Elementary science gets a boost

Kara Fohner, News-Topic, Lenoir, N.C.
·2 min read

Mar. 1—The Caldwell County Schools are about to begin implementing a new science curriculum for third-, fourth- and fifth-graders, a school official said.

The curriculum was developed by the Smithsonian Science Education Center and will be implemented starting at Hudson, Sawmills, Baton and Collettsville Elementary Schools, said Dr. Lesa Widener, the elementary and Title I curriculum director for the school system. The curriculum will be introduced at the rest of the elementary schools in the county over three years.

"We'll have a new science curriculum and implementation of it for third, fourth and fifth grade, which is pretty exciting," she said.

The program is grant-funded, part of a partnership between the Smithsonian Science Education Center and the Center for Research and Educational Policy, Widener said.

Caldwell County is not the only county taking part. The $4.5 million grant, which includes $3.9 million from the U.S. Department of Education, will bring the curriculum to more than 11,250 students in North Carolina and South Carolina in partnership with the North Carolina Science, Math and Technology Center and the South Carolina Coalition for Mathematics and Science, along with an external evaluator from the University of Memphis, according to a press release.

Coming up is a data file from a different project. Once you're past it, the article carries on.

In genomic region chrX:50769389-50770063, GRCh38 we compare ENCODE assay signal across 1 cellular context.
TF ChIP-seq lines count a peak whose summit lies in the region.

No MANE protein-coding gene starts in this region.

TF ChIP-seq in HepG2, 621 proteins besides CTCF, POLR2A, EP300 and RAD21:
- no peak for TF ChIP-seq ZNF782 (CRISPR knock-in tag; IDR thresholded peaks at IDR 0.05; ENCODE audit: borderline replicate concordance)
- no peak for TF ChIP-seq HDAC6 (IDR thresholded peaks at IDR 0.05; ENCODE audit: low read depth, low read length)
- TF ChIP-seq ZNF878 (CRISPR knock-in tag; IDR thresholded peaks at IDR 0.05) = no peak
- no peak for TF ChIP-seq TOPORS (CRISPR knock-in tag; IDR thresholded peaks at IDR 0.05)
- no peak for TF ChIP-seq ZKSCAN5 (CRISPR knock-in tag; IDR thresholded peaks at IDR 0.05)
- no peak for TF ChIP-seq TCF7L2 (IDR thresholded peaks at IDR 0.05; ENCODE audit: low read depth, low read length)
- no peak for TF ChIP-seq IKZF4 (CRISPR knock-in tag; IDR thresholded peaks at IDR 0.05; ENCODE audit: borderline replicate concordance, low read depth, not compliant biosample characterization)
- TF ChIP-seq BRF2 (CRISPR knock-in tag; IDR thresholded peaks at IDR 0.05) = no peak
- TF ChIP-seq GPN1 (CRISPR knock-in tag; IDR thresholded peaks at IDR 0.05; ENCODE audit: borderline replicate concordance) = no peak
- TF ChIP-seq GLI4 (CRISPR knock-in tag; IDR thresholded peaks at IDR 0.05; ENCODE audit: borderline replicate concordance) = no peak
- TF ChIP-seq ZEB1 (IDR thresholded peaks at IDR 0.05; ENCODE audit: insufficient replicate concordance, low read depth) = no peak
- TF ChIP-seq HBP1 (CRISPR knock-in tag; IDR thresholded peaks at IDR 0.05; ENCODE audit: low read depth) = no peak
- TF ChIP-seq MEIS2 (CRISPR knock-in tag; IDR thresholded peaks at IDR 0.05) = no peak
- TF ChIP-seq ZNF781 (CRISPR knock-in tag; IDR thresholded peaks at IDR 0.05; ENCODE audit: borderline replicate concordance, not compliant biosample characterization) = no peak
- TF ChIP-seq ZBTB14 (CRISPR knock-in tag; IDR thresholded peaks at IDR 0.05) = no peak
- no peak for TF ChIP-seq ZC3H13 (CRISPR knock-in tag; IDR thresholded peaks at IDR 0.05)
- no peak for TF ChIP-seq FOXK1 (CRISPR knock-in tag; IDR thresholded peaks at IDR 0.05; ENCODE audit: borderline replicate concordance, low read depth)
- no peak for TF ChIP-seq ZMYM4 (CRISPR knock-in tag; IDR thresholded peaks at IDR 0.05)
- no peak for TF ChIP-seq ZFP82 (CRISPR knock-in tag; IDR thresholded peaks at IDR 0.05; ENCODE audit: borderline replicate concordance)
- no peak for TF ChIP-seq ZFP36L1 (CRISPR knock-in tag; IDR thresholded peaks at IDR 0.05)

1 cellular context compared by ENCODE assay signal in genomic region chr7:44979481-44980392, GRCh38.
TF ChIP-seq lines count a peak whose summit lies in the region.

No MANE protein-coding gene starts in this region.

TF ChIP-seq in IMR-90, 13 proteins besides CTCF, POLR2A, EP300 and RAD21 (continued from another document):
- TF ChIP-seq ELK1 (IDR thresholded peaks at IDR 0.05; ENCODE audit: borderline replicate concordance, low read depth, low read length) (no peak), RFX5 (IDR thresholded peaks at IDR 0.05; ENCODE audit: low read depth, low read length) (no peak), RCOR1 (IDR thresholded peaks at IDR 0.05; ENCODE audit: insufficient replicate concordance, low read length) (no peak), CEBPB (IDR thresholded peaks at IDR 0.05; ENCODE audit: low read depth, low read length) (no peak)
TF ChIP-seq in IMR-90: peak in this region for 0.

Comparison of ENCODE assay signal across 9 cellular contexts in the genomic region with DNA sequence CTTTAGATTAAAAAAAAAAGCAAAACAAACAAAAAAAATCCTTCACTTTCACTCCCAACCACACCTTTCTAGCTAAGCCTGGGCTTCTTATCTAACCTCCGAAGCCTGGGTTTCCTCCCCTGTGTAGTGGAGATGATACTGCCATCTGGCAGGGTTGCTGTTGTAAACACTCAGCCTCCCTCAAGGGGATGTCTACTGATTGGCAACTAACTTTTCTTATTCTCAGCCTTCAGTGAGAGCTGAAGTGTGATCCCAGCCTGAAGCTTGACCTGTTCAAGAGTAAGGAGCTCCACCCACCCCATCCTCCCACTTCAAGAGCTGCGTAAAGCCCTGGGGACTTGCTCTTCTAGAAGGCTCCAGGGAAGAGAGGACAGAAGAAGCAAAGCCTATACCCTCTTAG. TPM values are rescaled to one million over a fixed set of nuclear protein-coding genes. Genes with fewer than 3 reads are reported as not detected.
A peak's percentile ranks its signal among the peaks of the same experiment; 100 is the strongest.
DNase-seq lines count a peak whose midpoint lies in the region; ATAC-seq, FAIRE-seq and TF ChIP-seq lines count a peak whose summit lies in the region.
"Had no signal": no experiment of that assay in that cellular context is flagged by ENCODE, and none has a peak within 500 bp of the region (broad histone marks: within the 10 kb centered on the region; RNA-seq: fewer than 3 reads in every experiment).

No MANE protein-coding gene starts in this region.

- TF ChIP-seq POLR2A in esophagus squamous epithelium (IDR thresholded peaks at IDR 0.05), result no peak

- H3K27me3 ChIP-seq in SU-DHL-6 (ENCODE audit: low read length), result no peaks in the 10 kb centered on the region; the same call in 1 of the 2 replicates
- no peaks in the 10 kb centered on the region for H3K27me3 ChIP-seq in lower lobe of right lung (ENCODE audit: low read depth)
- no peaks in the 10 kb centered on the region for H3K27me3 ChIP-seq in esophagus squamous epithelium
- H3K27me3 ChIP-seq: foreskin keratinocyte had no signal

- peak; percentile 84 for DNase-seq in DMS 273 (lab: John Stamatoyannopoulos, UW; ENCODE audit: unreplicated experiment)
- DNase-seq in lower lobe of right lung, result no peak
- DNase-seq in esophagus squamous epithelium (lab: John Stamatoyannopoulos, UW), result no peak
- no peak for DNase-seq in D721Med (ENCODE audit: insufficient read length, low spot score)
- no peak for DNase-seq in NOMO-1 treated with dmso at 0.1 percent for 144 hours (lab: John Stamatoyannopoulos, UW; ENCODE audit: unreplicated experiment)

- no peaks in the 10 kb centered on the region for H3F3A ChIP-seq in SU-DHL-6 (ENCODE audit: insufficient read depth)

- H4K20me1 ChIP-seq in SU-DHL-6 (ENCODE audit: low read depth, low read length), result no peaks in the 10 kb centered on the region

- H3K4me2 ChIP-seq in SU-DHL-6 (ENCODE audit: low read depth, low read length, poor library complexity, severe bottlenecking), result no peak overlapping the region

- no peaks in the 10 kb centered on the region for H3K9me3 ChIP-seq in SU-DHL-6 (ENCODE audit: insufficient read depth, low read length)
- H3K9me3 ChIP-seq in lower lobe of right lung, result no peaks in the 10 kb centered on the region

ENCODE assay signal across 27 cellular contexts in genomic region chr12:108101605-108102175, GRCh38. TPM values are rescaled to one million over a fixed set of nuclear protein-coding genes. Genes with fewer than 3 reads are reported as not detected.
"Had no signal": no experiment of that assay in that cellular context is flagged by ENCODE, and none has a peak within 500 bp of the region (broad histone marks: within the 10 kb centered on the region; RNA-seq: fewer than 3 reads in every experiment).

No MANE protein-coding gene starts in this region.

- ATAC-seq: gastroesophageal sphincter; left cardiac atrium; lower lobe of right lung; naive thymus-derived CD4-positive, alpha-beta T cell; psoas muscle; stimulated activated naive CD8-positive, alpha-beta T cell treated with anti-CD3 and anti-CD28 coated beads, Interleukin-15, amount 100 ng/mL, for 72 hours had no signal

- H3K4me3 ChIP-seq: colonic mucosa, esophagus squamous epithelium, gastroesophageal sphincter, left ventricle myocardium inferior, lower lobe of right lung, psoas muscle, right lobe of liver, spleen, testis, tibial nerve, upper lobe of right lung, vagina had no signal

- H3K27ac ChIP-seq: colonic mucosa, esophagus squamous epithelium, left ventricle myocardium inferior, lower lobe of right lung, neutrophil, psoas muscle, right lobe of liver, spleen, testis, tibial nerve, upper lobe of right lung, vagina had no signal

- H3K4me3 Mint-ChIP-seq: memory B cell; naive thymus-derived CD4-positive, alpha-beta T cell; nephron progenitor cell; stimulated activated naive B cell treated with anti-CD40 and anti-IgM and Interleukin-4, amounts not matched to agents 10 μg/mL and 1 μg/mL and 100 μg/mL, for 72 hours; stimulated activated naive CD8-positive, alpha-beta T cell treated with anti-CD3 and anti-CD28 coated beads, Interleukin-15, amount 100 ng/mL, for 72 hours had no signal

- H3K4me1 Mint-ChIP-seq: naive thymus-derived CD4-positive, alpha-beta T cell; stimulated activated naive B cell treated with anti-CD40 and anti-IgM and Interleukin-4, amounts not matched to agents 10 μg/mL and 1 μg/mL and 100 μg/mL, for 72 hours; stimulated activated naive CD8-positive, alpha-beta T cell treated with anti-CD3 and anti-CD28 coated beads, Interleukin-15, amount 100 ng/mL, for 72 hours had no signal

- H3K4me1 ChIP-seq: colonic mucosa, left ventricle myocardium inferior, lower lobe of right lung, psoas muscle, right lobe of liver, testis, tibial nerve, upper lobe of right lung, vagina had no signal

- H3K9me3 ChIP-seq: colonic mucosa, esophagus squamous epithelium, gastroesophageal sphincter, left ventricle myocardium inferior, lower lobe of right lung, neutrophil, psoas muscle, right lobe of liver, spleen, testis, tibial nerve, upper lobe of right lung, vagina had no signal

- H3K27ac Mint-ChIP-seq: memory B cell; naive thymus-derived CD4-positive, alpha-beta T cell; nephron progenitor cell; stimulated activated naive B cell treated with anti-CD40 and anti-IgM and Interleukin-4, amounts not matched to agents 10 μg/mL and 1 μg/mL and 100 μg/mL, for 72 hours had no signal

The program sends teachers in selected schools to professional development, beginning March 3, and this spring they will begin implementing the training in their classroom, Widener said.

"Students will become interested in science and see how science impacts the world around them and takes them into opportunities for careers or opportunities for additional schooling, to do something that impacts, because we live in an area that has a lot of opportunity," she said. "This is kind of like one piece of the big puzzle, but it's really exciting for elementary. Because elementary needs our science. I'm so excited about this I can't stand it."

Reporter Kara Fohner can be reached at 828-610-8721.

Reporter Kara Fohner can be reached at 828-610-8721.